The archdiocese “immediately” placed him on administrative leave after learning of the alleged abuse on Friday, wrote the Reverend Anthony Lickteig, the archdiocese’s vicar for clergy and ministerial executive secretary. He said the accused pastor’s priestly faculties – including his ability to say Mass and administer the sacraments – have been suspended and he is no longer at the parsonage where he used to live.
Lickteig encouraged anyone with information about the allegation to contact Alexandria Police and said the Archdiocese would cooperate fully with law enforcement’s investigation.
“It is important that you are made aware of the facts given the seriousness of this matter and our deep commitment to the safety of our young people and the healing of those who have been harmed by abuse,” he wrote to the press. parishioners.
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The archdiocese did not respond to questions from The Washington Post about the number of minors the pastor is accused of abusing, their ages, and where and when the alleged abuse occurred.
Attempts to contact the pastor through a parish email address and phone numbers listed for him in public records were unsuccessful.
The Catholic Church has faced relentless pressure since 2002 to respond more quickly and transparently to allegations of sexual misconduct, and the US Church has invested several million dollars in improving its systems. After years of tension over what constitutes effectiveness and accountability, the church’s abuse crisis burst into the spotlight again in 2018, when Washington-based Cardinal Theodore McCarrick resigned amid abuse charges and a cover-up and a Pennsylvania grand jury report into abuse and leadership failure there. led to the early resignation of Washington Archbishop Donald Wuerl.
The Archdiocese of Washington learned of the allegation against the pastor of the Catholic Diocese of Arlington after someone reported it to that jurisdiction on Friday, the two dioceses said. Mary Shaffrey, spokeswoman for the Diocese of Arlington, said her diocese immediately notified police and would participate in any police or archdiocesan investigation if requested.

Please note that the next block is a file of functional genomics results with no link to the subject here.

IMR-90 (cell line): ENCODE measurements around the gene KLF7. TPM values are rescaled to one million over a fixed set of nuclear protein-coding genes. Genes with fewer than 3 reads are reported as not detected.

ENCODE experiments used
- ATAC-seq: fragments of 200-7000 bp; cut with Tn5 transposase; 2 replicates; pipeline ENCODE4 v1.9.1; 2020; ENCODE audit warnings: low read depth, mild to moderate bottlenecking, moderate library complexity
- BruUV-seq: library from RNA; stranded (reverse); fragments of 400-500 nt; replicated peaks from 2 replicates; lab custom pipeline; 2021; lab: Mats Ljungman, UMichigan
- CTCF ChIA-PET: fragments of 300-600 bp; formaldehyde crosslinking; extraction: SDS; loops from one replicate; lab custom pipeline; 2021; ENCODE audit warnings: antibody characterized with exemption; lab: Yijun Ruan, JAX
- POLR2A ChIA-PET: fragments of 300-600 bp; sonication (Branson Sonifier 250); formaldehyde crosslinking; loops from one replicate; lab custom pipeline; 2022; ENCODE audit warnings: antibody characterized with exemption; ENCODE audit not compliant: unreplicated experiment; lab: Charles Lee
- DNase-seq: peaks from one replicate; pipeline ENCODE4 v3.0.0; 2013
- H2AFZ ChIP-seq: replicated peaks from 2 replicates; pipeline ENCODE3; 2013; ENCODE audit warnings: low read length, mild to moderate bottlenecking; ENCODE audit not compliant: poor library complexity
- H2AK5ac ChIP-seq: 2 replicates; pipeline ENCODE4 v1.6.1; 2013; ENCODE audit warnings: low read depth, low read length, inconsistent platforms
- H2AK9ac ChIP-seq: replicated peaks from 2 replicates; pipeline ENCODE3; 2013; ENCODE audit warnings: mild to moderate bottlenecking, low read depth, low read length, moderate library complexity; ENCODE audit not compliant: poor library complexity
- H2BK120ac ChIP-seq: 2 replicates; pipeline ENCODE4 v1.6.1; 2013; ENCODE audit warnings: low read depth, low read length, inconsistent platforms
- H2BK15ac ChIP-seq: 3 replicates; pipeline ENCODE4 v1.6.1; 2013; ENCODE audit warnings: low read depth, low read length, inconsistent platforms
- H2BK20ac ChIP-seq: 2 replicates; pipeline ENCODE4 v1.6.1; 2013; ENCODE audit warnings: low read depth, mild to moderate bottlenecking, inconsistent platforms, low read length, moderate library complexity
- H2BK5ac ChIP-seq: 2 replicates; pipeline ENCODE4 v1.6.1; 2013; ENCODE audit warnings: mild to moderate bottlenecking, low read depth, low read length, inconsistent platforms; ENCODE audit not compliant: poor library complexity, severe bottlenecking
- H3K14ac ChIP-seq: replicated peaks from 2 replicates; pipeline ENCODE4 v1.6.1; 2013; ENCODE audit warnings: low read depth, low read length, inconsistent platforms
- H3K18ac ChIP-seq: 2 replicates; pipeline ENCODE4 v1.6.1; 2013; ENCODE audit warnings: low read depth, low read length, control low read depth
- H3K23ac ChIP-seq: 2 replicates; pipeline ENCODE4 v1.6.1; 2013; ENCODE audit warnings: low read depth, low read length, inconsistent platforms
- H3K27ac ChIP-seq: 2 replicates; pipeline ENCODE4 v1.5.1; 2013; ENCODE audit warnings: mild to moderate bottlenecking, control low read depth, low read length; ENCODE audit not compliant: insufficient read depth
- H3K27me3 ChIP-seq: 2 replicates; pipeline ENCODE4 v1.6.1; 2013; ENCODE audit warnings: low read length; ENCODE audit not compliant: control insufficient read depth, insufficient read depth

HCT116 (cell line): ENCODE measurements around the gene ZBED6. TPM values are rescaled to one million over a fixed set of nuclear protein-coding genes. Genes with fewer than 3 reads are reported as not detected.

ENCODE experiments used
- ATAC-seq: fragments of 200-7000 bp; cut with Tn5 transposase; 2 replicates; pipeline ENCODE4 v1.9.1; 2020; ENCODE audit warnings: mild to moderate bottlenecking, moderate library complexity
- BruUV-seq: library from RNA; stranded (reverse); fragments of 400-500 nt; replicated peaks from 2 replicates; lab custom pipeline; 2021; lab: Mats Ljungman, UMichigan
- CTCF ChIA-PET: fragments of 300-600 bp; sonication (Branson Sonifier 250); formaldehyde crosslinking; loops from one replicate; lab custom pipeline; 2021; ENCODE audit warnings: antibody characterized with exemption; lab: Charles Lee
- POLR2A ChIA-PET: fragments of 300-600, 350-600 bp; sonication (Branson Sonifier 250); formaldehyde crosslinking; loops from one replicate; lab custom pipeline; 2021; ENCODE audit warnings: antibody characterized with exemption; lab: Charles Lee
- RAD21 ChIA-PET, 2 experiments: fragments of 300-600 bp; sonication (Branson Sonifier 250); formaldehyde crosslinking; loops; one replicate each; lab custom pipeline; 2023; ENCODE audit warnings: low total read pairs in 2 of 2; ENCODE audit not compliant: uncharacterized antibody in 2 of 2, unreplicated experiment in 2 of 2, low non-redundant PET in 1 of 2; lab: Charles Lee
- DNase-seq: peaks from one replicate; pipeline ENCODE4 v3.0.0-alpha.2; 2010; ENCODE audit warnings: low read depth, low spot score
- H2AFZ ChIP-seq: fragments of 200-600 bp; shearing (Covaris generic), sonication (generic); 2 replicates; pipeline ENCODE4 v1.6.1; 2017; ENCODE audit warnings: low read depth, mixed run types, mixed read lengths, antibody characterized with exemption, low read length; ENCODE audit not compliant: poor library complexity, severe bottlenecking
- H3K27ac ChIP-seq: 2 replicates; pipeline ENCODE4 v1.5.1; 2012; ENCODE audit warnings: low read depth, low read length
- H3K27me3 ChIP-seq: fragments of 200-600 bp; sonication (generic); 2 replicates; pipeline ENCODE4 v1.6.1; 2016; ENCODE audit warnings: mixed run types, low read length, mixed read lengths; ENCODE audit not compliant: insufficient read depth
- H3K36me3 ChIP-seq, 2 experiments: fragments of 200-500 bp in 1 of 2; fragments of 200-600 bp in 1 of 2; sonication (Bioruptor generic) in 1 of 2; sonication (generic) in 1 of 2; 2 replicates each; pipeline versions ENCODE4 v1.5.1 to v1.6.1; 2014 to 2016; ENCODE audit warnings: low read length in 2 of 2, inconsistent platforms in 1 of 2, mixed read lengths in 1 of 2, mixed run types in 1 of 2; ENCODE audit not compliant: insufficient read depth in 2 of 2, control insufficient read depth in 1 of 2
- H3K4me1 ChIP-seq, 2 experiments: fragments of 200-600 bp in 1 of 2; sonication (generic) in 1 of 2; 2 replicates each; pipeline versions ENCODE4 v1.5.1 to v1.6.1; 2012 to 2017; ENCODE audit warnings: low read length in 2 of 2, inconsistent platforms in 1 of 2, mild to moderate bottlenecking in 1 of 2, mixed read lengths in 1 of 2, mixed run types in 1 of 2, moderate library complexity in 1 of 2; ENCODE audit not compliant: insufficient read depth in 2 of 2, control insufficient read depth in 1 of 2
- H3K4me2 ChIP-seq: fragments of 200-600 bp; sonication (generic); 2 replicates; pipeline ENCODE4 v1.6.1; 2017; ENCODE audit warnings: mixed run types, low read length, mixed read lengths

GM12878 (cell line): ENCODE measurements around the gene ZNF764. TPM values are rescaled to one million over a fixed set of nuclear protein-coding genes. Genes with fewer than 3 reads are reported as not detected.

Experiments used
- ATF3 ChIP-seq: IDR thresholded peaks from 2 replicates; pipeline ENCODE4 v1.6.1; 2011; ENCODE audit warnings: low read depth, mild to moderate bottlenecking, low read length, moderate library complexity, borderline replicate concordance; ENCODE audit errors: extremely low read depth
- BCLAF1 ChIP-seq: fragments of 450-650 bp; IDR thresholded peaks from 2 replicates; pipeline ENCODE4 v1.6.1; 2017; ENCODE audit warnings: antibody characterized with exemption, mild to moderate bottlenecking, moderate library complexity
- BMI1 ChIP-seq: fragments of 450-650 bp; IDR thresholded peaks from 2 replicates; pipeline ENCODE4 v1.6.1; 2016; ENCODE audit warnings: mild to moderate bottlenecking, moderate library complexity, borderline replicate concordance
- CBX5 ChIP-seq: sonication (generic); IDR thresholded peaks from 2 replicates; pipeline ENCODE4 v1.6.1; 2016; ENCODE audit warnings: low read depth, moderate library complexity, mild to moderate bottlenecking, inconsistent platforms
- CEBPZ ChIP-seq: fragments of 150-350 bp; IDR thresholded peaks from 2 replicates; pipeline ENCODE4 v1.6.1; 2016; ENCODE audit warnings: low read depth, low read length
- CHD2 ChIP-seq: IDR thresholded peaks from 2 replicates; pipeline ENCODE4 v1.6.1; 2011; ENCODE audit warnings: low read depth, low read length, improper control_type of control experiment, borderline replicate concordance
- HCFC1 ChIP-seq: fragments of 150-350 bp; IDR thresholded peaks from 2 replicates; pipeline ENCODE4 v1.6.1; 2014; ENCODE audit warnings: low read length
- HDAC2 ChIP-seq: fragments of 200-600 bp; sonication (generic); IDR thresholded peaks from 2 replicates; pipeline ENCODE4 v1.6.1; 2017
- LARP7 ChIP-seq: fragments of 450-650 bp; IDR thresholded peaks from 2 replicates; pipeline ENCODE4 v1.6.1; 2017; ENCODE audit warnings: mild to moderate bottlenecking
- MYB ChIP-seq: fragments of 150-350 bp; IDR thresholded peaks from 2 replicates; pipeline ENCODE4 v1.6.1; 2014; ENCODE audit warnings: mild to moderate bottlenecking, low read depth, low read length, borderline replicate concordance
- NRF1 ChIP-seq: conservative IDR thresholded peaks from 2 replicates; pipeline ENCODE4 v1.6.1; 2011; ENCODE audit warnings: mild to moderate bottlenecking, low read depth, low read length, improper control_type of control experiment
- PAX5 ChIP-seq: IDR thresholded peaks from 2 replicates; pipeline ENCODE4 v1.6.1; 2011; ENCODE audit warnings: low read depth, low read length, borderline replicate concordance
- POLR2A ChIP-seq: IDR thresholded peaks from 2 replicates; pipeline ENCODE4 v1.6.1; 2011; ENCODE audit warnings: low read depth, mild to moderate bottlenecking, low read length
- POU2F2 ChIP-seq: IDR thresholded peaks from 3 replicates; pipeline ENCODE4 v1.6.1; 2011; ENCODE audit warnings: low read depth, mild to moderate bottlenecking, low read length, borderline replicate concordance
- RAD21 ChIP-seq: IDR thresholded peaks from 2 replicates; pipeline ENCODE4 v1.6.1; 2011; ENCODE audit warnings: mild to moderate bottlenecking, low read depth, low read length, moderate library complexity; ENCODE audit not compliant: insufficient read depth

The Archdiocese of Washington demands mandatory reporting of suspected cases of child abuse and the immediate dismissal of anyone credibly accused of abuse, according to its website.
“Any employee, volunteer, clergy or religious who receives a disclosure of abuse or suspects child abuse or mistreatment is mandated to report it to civil authorities, (and) the school or parish cooperates with the civil authorities while the investigation is conducted,” noted Courtney Chase, executive director of the archdiocese’s Office of Child Protection and Environmental Safety. She added: ‘When an allegation is made against an individual, they are immediately removed and the investigation begins. There is no leniency when an allegation is made.
The Archdiocese of Washington plans to communicate more with Holy Cross parishioners and members of its school community this week, said Paula Gwynn Grant, spokeswoman for the archdiocese.
“When more information about the law enforcement investigation becomes available, we will be able to respond further,” she said in a statement Monday.
A Congolese teenager was allegedly raped by a priest. She had to flee. He can still say mass.
Marcel Bassett, a spokesman for Alexandria Police, said Monday his agency had just “received” the allegation and was investigating it.
“We take the allegations seriously,” he said.
At the end of Masses at St. Croix on Sunday, Lickteig told parishioners he would stay at the back of the church to answer questions as he could, according to video of the service. He said he was praying for the church members, the pastor and “those who made this allegation”.
Salvador Rizzo contributed to this report.